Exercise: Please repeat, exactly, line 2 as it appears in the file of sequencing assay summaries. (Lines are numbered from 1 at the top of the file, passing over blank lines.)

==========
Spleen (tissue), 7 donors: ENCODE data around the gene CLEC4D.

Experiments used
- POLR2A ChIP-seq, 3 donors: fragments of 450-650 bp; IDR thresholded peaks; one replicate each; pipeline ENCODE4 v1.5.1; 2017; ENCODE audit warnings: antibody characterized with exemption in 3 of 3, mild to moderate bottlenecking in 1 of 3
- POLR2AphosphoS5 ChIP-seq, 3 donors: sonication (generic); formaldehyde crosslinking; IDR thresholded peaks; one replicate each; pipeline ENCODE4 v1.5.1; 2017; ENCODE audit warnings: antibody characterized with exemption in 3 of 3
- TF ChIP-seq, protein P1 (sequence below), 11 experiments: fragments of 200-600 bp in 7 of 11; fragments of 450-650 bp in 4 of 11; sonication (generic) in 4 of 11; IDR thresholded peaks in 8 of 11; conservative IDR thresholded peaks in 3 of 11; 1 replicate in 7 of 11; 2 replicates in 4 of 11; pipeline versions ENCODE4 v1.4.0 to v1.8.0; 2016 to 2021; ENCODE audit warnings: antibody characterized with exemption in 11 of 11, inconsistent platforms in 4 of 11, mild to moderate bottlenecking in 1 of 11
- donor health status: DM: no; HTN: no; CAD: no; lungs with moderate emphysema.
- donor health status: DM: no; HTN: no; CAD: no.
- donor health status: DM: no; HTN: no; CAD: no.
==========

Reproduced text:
Experiments used